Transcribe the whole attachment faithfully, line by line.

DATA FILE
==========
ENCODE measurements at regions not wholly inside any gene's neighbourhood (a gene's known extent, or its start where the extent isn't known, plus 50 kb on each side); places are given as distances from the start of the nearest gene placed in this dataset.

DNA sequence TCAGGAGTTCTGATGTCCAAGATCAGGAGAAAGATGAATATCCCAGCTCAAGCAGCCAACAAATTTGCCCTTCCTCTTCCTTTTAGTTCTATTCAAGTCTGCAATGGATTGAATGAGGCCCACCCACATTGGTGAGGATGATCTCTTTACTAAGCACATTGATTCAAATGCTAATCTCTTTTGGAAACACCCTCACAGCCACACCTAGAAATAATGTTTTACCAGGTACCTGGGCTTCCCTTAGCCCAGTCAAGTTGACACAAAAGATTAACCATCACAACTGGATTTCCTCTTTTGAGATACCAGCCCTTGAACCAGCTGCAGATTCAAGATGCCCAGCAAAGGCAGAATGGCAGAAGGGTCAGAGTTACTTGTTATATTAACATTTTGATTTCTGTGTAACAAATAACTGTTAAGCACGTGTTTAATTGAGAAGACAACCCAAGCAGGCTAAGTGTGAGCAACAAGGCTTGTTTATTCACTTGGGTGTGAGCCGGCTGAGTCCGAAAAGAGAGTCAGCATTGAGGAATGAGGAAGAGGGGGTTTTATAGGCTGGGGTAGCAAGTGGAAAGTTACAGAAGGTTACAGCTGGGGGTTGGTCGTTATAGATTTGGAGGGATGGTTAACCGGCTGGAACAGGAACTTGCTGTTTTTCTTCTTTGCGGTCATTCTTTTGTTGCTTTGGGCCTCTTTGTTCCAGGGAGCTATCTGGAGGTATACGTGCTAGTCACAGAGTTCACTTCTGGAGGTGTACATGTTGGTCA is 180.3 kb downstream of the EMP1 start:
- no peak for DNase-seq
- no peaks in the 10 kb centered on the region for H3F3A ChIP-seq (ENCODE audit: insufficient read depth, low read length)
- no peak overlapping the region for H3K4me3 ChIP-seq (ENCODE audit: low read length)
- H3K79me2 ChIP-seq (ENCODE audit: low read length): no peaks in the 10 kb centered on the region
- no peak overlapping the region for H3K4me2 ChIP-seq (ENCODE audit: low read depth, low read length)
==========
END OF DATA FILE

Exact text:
ENCODE measurements at regions not wholly inside any gene's neighbourhood (a gene's known extent, or its start where the extent isn't known, plus 50 kb on each side); places are given as distances from the start of the nearest gene placed in this dataset.

DNA sequence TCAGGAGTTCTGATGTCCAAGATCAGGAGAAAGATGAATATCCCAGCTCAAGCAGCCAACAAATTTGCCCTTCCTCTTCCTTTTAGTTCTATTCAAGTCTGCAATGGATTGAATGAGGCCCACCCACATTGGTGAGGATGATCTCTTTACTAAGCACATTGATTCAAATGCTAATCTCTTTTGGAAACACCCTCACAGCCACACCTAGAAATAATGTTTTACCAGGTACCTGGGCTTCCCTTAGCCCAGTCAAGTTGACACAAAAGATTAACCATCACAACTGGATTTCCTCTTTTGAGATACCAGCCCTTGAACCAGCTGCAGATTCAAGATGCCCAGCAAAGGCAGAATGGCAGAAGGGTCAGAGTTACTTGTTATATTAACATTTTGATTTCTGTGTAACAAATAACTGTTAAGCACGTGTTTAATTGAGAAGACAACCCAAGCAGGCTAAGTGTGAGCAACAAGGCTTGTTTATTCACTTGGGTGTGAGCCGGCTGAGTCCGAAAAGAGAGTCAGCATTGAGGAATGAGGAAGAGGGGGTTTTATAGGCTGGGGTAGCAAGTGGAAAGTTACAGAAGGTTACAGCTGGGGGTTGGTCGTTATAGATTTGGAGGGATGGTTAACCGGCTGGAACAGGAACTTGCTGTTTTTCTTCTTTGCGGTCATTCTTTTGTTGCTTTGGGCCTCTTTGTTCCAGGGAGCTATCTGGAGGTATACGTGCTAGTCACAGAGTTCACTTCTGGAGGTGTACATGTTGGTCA is 180.3 kb downstream of the EMP1 start:
- no peak for DNase-seq
- no peaks in the 10 kb centered on the region for H3F3A ChIP-seq (ENCODE audit: insufficient read depth, low read length)
- no peak overlapping the region for H3K4me3 ChIP-seq (ENCODE audit: low read length)
- H3K79me2 ChIP-seq (ENCODE audit: low read length): no peaks in the 10 kb centered on the region
- no peak overlapping the region for H3K4me2 ChIP-seq (ENCODE audit: low read depth, low read length)